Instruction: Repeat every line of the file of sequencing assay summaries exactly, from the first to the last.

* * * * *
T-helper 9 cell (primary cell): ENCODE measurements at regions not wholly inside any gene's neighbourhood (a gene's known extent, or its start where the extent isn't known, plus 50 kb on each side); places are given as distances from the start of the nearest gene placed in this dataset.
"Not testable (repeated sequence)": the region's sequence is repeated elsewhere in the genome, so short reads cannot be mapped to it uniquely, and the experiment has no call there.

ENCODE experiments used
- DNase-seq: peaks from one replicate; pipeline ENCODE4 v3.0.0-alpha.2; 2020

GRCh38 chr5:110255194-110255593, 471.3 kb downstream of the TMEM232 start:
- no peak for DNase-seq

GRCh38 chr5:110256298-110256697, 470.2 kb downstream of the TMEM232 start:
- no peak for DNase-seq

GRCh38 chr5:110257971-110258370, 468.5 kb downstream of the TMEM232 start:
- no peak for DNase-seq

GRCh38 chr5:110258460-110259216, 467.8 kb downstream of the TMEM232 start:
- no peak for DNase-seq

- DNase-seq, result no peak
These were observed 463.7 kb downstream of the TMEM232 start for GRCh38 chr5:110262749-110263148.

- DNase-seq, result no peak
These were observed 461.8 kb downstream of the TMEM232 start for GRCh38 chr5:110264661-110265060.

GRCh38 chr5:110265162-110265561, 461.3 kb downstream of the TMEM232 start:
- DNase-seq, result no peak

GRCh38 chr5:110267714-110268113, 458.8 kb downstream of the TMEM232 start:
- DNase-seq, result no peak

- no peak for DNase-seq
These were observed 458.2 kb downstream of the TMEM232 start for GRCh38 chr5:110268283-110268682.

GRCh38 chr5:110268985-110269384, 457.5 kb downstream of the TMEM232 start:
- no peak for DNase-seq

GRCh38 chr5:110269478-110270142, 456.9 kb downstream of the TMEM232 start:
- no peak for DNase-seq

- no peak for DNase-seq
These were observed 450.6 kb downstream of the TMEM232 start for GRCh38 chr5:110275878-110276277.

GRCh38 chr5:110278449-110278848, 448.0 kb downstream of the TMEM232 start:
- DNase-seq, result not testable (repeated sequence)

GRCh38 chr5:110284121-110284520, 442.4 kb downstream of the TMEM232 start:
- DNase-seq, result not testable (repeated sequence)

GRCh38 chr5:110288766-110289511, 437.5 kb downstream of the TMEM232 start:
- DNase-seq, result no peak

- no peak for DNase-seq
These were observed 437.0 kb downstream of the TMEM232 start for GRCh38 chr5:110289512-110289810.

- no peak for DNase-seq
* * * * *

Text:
T-helper 9 cell (primary cell): ENCODE measurements at regions not wholly inside any gene's neighbourhood (a gene's known extent, or its start where the extent isn't known, plus 50 kb on each side); places are given as distances from the start of the nearest gene placed in this dataset.
"Not testable (repeated sequence)": the region's sequence is repeated elsewhere in the genome, so short reads cannot be mapped to it uniquely, and the experiment has no call there.

ENCODE experiments used
- DNase-seq: peaks from one replicate; pipeline ENCODE4 v3.0.0-alpha.2; 2020

GRCh38 chr5:110255194-110255593, 471.3 kb downstream of the TMEM232 start:
- no peak for DNase-seq

GRCh38 chr5:110256298-110256697, 470.2 kb downstream of the TMEM232 start:
- no peak for DNase-seq

GRCh38 chr5:110257971-110258370, 468.5 kb downstream of the TMEM232 start:
- no peak for DNase-seq

GRCh38 chr5:110258460-110259216, 467.8 kb downstream of the TMEM232 start:
- no peak for DNase-seq

- DNase-seq, result no peak
These were observed 463.7 kb downstream of the TMEM232 start for GRCh38 chr5:110262749-110263148.

- DNase-seq, result no peak
These were observed 461.8 kb downstream of the TMEM232 start for GRCh38 chr5:110264661-110265060.

GRCh38 chr5:110265162-110265561, 461.3 kb downstream of the TMEM232 start:
- DNase-seq, result no peak

GRCh38 chr5:110267714-110268113, 458.8 kb downstream of the TMEM232 start:
- DNase-seq, result no peak

- no peak for DNase-seq
These were observed 458.2 kb downstream of the TMEM232 start for GRCh38 chr5:110268283-110268682.

GRCh38 chr5:110268985-110269384, 457.5 kb downstream of the TMEM232 start:
- no peak for DNase-seq

GRCh38 chr5:110269478-110270142, 456.9 kb downstream of the TMEM232 start:
- no peak for DNase-seq

- no peak for DNase-seq
These were observed 450.6 kb downstream of the TMEM232 start for GRCh38 chr5:110275878-110276277.

GRCh38 chr5:110278449-110278848, 448.0 kb downstream of the TMEM232 start:
- DNase-seq, result not testable (repeated sequence)

GRCh38 chr5:110284121-110284520, 442.4 kb downstream of the TMEM232 start:
- DNase-seq, result not testable (repeated sequence)

GRCh38 chr5:110288766-110289511, 437.5 kb downstream of the TMEM232 start:
- DNase-seq, result no peak

- no peak for DNase-seq
These were observed 437.0 kb downstream of the TMEM232 start for GRCh38 chr5:110289512-110289810.

- no peak for DNase-seq